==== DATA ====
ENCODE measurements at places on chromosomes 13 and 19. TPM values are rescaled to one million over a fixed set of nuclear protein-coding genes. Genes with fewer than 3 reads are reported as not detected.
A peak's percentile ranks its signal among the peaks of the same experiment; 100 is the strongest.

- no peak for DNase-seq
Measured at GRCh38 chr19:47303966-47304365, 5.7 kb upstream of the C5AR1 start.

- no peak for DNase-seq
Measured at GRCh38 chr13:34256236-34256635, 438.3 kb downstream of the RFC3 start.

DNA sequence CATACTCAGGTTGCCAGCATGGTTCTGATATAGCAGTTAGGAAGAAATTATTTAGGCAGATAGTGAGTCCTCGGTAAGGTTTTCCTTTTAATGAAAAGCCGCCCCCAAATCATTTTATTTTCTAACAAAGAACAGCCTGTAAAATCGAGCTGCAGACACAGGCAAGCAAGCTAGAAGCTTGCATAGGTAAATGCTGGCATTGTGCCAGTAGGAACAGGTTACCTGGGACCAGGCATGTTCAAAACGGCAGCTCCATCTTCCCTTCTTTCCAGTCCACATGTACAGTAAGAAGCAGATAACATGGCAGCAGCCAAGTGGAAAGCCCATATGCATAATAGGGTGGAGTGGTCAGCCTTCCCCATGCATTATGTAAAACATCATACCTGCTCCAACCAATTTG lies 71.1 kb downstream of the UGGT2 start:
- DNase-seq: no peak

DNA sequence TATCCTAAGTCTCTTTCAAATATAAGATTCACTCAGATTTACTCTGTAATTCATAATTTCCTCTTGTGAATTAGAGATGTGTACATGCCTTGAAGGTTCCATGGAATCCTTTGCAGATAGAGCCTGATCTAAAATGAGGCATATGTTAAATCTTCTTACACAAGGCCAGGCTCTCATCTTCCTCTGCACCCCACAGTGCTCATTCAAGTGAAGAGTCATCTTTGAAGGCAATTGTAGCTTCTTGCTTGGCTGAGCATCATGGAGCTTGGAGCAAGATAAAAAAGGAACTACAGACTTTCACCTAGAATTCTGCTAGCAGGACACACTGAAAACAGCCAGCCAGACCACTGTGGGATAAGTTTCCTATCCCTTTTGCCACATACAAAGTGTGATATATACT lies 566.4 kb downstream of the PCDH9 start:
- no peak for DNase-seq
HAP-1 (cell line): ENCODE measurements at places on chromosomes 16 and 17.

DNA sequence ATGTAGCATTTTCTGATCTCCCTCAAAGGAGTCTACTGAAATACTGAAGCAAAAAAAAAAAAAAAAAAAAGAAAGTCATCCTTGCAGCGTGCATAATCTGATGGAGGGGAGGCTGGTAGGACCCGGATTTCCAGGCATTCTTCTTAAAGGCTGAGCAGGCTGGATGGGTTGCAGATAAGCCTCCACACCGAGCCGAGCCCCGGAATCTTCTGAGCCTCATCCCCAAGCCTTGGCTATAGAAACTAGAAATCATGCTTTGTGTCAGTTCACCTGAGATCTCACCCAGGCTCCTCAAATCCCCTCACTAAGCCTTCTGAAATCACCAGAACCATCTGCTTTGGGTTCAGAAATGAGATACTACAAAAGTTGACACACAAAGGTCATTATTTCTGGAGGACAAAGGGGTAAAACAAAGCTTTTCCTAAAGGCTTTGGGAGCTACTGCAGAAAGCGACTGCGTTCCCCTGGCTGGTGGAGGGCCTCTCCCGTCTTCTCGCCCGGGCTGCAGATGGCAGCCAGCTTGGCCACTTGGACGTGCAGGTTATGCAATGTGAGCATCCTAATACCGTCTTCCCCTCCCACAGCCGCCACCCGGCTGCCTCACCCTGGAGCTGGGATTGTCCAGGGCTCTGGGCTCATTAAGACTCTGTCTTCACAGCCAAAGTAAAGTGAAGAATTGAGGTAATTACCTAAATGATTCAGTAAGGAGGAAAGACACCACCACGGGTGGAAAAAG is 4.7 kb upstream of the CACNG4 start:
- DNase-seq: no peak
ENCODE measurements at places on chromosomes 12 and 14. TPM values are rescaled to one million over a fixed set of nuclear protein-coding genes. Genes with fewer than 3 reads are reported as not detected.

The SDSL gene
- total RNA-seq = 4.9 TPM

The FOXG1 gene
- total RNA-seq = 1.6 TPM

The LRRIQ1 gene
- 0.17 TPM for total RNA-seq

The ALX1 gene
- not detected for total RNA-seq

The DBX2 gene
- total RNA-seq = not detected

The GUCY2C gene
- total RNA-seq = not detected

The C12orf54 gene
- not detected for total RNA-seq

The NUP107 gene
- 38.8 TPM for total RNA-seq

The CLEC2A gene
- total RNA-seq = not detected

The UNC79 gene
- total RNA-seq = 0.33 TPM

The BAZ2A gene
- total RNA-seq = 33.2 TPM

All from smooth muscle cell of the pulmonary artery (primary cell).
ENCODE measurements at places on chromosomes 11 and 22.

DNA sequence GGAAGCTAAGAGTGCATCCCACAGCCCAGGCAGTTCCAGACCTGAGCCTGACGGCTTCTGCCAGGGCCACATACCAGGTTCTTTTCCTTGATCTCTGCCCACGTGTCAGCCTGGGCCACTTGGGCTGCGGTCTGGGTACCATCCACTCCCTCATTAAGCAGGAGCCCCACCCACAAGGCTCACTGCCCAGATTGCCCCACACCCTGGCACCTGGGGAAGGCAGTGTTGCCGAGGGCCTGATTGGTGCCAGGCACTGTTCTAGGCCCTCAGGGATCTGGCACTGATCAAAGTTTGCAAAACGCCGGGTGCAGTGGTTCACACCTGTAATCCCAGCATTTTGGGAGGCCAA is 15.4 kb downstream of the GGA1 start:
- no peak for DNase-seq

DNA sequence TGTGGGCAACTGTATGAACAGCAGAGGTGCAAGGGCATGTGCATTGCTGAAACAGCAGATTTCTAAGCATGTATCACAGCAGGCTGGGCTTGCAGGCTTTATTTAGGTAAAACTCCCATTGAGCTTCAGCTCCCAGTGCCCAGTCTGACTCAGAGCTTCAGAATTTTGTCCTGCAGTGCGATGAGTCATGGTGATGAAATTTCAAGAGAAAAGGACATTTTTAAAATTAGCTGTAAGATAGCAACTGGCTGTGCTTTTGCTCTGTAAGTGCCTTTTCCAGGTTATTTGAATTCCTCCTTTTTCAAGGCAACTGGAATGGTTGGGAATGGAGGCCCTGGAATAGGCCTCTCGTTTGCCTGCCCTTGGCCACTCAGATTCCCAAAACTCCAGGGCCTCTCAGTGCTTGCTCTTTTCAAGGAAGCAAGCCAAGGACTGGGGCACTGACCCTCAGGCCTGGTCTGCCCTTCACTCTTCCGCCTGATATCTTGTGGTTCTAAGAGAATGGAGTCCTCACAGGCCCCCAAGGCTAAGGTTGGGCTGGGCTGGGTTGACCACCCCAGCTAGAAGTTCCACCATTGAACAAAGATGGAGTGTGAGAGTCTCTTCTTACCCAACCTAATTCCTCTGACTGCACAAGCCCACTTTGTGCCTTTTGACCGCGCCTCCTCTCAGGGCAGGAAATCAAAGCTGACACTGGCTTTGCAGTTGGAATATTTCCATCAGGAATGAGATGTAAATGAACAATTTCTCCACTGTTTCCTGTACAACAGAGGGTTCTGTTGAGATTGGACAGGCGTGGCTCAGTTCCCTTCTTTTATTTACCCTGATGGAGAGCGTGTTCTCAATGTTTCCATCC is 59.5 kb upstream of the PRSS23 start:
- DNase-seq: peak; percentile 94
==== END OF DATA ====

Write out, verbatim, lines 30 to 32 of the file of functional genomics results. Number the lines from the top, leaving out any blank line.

- 38.8 TPM for total RNA-seq

The CLEC2A gene
- total RNA-seq = not detected